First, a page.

Author: Ryan Price | Student, Living Education – Charlotte, 2021-22
Estimated Reading Time: 3 min.
For his forum, Mr. Michael Heykoop, a telecast presenter and the Media Director for the Work in Canada, provided four points for long-term thinking.
He explained that while we ought to take notice of world events, we don’t have the exact date for when Christ will return, so we need to take the long-term approach in planning for our lives. While there’s no way we can physically prepare for the things to come, prophecy is provided so that we can be spiritually ready.
1: Planning ahead does not show a lack of faith.
Sometimes, people take Christ’s words in Matthew 6:25-26 to mean that they should not plan ahead and instead take each day on faith. However, Mr. Heykoop explained that Christ isn’t saying to never make any plans, but to make sure that our planning doesn’t come between us and God. As James 4:13-15 tells us, we must plan with humility, recognizing that while we plan, it is according to God’s will that our plans come to fruition. Mr. Heykoop used the story of Joseph’s preparation for the famine in Egypt as an example of planning being rewarded.
2: God’s promises do not allow for unnecessary risk.
There is a misconception that if God is protecting us, we can take any risks we want to. However, Mr. Heykoop showed the students through Matthew 4:5-7 that we are not to tempt God. He explained that we must be mindful and determine whether we are taking undue risks in our endeavors. Our body is the temple of God’s Spirit, so we must be vigilant in protecting it.
3: Mistakes of youth can cause lasting harm.
While we are forgiven of our sins, we may still have to suffer their consequences. Mr. Heykoop encouraged the students to picture where we want to be in ten years and to identify roadblocks that would keep us from getting there. We must ask ourselves whether we are making our decisions with God in mind. What could take us from His truth? Mr. Heykoop stressed that we must recognize and weed those things out of our lives. Mr. Heykoop illustrated this point with the example of Jacob. One lie separated him from his family for more than twenty years—God had promised to bless him, but he still took matters into his own hands and deceived his father. Whether good or bad, our actions have consequences that can last a lifetime.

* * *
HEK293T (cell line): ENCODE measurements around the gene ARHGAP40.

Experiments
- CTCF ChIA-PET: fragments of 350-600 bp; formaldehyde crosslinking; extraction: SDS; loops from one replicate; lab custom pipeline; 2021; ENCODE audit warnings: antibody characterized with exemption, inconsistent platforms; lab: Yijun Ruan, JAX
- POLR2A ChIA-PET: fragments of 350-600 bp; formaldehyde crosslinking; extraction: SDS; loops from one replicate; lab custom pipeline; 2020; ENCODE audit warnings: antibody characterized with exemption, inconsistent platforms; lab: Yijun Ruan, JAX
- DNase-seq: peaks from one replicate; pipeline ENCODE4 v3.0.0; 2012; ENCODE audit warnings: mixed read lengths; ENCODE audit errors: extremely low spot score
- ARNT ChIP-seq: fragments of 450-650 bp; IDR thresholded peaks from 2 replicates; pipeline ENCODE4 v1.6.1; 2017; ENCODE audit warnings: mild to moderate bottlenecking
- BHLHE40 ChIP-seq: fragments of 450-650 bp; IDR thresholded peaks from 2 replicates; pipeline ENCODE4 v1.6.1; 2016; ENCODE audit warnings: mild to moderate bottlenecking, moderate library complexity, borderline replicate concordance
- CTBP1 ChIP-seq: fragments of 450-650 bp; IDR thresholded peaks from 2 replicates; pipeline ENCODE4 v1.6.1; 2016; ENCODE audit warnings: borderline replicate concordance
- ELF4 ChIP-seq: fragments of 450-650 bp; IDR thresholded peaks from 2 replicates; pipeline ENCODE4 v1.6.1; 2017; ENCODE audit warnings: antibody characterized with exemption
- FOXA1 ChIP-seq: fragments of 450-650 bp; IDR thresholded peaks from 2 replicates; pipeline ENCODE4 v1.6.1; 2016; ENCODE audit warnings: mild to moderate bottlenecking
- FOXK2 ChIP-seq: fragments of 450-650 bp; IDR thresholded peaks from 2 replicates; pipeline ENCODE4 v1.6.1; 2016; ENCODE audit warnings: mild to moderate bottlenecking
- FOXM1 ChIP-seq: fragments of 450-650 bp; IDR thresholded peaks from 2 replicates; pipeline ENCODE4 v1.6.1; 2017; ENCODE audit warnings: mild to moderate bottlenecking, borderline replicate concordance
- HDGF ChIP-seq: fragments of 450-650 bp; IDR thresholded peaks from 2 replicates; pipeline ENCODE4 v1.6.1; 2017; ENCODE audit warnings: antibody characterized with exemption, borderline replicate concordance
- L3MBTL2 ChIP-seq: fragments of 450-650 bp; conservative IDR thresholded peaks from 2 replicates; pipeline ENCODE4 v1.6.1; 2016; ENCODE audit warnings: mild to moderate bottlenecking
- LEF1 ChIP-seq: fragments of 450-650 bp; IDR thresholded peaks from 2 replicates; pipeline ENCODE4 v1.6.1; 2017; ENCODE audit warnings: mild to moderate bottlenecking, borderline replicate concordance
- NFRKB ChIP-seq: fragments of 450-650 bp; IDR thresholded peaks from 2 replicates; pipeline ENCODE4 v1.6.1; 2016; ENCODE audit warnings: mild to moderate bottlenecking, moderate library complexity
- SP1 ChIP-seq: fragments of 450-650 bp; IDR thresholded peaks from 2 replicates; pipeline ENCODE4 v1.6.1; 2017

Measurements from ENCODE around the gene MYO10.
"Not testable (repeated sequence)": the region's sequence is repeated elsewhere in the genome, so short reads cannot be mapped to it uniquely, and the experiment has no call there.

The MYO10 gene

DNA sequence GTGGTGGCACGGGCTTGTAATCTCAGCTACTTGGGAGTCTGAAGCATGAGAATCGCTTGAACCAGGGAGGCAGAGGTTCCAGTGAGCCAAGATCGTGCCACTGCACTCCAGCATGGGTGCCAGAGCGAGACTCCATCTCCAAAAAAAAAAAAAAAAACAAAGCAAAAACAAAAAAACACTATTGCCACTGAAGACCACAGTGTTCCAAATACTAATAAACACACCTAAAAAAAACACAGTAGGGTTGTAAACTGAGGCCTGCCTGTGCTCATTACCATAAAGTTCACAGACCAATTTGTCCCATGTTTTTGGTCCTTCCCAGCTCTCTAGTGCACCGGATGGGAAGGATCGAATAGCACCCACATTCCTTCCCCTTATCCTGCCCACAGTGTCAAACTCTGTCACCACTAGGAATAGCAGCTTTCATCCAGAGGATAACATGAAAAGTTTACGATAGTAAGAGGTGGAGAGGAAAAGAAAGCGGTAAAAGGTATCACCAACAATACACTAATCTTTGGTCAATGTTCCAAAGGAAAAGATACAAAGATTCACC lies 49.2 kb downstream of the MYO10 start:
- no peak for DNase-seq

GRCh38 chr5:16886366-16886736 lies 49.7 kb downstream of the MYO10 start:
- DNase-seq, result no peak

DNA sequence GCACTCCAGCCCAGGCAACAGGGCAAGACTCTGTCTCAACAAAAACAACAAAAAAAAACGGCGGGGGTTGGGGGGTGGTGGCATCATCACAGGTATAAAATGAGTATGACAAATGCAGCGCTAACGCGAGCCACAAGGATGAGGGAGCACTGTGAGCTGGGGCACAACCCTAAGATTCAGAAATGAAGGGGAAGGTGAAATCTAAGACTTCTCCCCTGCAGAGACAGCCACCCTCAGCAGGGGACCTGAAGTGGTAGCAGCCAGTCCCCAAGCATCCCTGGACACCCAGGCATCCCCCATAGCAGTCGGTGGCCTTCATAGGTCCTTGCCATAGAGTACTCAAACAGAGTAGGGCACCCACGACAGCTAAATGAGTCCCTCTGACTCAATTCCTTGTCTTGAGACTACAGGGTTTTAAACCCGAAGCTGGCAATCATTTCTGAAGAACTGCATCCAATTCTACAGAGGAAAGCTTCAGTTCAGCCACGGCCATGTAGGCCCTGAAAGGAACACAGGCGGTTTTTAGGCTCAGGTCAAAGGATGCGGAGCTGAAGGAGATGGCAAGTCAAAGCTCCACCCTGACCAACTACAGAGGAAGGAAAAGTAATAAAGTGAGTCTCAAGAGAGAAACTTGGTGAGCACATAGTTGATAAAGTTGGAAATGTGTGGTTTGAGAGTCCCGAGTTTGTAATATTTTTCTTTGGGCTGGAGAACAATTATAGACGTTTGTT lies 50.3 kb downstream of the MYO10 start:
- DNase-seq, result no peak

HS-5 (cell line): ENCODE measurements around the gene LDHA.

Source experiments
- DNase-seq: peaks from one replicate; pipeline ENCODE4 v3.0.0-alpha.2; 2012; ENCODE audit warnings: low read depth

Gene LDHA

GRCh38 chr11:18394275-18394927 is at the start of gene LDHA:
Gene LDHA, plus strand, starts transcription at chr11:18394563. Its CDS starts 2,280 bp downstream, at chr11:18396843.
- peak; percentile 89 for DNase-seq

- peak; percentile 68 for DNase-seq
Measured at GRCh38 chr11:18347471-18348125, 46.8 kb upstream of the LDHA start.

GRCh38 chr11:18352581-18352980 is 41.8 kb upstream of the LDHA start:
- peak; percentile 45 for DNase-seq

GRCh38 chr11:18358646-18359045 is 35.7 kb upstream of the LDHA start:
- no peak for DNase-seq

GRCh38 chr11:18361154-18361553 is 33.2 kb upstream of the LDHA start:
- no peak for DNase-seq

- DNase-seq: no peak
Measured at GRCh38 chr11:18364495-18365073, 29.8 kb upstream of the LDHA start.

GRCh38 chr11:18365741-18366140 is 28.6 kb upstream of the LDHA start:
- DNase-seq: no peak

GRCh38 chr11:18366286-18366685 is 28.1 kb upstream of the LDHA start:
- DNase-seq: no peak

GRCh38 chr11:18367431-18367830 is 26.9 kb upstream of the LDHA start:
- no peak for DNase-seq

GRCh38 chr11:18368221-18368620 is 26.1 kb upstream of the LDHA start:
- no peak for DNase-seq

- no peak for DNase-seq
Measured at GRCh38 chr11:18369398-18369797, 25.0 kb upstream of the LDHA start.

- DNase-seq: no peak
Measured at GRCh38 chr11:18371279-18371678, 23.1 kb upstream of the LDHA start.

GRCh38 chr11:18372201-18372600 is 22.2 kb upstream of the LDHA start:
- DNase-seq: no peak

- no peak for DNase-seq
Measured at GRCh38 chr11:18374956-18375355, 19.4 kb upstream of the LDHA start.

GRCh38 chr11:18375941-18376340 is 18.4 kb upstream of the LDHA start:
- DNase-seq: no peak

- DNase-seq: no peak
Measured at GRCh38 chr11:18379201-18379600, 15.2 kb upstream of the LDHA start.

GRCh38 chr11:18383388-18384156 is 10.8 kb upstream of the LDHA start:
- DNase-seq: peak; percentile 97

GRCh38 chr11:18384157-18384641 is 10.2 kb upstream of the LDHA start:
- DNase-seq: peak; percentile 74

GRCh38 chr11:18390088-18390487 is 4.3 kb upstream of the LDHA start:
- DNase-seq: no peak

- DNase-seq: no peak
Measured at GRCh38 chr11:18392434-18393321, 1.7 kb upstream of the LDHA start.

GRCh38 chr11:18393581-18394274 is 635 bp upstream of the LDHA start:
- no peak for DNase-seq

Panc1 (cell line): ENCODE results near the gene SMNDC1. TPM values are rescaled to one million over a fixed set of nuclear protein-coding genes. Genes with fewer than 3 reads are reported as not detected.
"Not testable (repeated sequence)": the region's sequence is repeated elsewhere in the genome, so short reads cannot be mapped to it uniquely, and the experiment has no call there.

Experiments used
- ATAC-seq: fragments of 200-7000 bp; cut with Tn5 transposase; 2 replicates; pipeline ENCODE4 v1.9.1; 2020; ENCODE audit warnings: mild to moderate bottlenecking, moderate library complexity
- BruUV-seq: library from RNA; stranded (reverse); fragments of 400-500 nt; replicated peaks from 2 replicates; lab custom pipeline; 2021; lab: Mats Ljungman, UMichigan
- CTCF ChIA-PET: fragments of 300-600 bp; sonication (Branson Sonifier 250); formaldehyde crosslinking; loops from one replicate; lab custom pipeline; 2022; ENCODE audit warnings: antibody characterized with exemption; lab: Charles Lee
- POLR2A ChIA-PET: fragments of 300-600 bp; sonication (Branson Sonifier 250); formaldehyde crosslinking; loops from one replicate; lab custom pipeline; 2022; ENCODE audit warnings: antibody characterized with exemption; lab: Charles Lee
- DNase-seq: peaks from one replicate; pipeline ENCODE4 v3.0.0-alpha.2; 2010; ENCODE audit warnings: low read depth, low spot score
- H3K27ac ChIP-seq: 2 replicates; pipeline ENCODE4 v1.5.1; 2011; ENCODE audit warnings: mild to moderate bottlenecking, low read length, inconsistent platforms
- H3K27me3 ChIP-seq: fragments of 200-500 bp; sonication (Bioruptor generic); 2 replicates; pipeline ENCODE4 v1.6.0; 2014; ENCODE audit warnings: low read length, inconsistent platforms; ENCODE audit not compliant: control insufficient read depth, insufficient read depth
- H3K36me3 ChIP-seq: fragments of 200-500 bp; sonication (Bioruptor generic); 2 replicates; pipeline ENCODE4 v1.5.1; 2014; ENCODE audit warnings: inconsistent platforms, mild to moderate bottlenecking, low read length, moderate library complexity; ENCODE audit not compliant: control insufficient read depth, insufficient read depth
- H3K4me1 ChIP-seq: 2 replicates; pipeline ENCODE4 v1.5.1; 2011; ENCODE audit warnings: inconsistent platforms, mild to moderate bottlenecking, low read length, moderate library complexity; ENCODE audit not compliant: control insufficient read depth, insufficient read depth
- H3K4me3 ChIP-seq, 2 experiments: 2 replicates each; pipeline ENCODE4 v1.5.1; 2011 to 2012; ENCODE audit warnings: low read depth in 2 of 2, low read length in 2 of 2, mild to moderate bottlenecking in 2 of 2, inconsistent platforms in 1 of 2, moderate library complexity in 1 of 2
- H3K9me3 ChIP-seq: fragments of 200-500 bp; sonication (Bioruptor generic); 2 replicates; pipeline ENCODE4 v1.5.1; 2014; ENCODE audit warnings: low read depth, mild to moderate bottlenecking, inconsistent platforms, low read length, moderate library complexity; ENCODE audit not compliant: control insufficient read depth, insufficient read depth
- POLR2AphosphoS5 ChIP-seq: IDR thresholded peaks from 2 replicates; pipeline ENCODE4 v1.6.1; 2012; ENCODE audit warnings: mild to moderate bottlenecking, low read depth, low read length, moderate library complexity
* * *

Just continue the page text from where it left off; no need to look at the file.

4: The effect of good decisions made over time is extraordinary.
Mr. Heykoop used the principle of compound interest to illustrate this point. When you invest in developing good habits and making good decisions, the return compounds over time. For instance, if you were to make the decision to study for thirty minutes a day over a period of five years, you would have studied a total of 912 hours. Imagine all the things you could learn in that time—and that’s just five years! Mr. Heykoop encouraged the students to take advantage of the unique opportunity we have to start building these habits early as we begin our adult lives.
Mr. Heykoop stressed that we need to bring God into our plans and seek His help and guidance in setting them, eliminating undue risks, avoiding sin, and setting up good habits. God will make it clear when the end is near, but until then, it’s our responsibility to move forward and plan. However, in our planning, we must always remember that it is only according to God’s will that our plans succeed.